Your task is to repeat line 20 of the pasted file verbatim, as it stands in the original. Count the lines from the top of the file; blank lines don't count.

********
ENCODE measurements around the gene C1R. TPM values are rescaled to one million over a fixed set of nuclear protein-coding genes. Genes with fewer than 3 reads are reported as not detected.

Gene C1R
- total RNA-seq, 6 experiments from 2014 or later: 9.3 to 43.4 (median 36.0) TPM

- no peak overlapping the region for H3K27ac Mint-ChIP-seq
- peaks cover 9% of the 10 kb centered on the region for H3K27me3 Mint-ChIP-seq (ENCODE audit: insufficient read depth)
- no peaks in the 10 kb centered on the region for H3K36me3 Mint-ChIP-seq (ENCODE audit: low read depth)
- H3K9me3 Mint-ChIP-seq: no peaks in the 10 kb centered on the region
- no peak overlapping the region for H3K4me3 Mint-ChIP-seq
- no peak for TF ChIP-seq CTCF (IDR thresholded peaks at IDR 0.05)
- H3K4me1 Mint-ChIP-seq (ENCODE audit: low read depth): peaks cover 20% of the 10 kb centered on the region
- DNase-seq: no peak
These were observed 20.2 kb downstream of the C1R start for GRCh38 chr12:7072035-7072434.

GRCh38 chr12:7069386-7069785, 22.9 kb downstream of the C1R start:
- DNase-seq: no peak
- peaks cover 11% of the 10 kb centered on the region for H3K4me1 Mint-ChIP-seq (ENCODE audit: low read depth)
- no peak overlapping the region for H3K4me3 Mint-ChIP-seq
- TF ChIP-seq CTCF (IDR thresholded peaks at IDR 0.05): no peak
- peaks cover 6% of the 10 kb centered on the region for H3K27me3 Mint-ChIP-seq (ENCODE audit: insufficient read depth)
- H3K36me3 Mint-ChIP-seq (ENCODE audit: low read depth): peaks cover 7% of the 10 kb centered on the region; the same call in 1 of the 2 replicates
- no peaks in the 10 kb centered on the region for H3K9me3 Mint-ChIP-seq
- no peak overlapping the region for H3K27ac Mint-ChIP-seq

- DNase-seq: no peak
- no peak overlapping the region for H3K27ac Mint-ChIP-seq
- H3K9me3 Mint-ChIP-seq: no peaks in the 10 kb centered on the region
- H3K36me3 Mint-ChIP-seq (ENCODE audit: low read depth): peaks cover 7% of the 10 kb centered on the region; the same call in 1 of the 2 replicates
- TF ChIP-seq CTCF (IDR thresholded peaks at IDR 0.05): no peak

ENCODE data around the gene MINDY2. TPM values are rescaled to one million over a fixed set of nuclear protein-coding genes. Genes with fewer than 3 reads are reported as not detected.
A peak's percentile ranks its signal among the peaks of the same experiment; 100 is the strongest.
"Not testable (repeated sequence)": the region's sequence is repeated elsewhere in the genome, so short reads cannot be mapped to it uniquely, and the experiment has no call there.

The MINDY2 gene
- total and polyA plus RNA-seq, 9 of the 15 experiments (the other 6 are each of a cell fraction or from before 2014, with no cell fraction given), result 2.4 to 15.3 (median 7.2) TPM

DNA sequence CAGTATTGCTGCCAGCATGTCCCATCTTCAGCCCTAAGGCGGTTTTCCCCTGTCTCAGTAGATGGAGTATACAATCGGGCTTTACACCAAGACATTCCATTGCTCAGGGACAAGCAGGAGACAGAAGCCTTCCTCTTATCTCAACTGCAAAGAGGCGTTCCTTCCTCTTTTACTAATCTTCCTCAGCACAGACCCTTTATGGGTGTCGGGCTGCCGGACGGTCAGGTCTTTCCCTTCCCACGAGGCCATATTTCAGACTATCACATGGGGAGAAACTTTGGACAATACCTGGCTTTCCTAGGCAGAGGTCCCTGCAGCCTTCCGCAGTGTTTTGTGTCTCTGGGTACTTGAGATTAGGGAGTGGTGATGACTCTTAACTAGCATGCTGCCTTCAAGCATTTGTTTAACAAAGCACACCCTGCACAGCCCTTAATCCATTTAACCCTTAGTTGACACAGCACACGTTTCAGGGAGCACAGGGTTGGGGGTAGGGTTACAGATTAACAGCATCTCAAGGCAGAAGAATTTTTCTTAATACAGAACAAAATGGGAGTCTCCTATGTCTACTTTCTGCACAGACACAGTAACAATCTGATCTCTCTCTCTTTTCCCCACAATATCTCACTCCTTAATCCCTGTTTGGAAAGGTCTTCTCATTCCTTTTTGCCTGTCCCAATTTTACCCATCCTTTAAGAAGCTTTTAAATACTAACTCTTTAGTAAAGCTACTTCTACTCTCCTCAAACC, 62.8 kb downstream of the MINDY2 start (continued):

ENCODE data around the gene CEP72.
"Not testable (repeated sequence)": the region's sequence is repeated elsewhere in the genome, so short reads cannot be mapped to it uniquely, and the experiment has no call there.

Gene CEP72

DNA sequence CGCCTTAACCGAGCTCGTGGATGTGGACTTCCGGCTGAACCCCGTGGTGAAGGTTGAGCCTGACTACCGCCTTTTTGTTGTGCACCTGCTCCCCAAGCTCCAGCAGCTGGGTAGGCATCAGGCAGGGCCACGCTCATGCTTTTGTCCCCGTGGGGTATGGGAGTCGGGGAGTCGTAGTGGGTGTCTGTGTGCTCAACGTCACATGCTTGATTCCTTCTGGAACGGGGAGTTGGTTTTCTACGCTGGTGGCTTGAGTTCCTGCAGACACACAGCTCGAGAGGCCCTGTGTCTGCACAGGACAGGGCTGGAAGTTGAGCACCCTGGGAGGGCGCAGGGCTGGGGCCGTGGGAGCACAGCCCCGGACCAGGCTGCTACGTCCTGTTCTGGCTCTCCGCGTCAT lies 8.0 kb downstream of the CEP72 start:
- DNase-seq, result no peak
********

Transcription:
- no peaks in the 10 kb centered on the region for H3K9me3 Mint-ChIP-seq